Why I work at Soofa: Opportunity, serendipity, and women helping women
Samantha Ward, Marketing and Customer Success Manager
I came to Soofa with a marketing and creative services background, working in advertising agencies where the leadership was primarily male, and the mid-level and junior employees were at least 50% female. At the time, it wasn’t noticeable what was missing. I grew up in a family with a mom who worked long hours in a managerial role in an engineering company, and a stay-at-home dad.
My upbringing was at odds with my workplace day to day—where I worked with amazing women, but I didn’t see them making stakeholder decisions.
It was a bit of serendipity that I read about Soofa while browsing the web the night before I planned to attend InspireHER at District Hall, a women entrepreneurs focussed gathering. When I saw that Soofa’s CEO and Co-Founder, Sandra, was speaking on one of the panels, I made sure to meet the team that was present at the event.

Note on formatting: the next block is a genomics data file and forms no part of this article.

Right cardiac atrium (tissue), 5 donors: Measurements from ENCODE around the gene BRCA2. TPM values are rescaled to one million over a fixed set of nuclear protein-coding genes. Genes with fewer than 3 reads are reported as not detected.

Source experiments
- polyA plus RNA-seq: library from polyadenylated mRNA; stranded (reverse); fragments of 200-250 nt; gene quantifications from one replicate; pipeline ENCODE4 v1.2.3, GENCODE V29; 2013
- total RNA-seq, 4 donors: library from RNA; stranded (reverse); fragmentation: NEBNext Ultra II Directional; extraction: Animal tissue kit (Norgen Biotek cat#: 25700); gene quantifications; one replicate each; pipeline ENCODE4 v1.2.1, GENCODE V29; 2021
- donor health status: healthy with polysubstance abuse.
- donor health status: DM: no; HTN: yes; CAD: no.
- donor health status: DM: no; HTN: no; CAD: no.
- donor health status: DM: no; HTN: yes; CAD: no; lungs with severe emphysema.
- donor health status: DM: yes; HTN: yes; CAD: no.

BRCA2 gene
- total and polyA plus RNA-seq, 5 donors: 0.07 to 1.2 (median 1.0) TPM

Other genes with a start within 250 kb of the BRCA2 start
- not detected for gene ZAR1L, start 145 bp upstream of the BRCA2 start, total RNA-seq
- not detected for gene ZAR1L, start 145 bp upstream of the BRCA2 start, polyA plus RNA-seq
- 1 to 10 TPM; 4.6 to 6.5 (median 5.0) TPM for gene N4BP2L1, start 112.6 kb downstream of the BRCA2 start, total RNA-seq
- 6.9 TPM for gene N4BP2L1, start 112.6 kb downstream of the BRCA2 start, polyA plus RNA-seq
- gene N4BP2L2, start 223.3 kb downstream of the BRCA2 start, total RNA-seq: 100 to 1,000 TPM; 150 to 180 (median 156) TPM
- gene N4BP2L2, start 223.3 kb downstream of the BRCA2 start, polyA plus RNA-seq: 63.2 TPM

And as on the nose as it sounds, I did find the event (“inspireHER”) to be inspiring. Hearing stories from the women behind companies like PillPack, Boston Harbor Distillery, and of course, Soofa, reminded me to reevaluate what I considered to be a normal leadership team makeup and what I wanted from the company I work for. In just a few weeks, I had joined the team.
As the Marketing and Customer Success Manager at Soofa, I’ve had more opportunities to network and grow in my field than ever before.
Women helping and empowering women is an important value of this company. I’ve never felt more pushed to meet mentors in the Boston network, participate in the tech community, and help others who are more junior. I’m proud to be part of a company that challenges the status quo and is paving the way for other women leaders.
To end with a quick story: As we were pulling up to the a house in remote Bethel, Maine for the annual Soofa ski trip, my Honda Fit got stuck climbing an icy hill. When we called for help from the team, the first brave heroes that showed up to push the car were three women. They were soon joined by some of our wonderful male coworkers slipping and sliding behind them, but when they first crested the hill alone I was perplexed (old habits die hard), but quickly realized—Oh right, this is what we’re all about.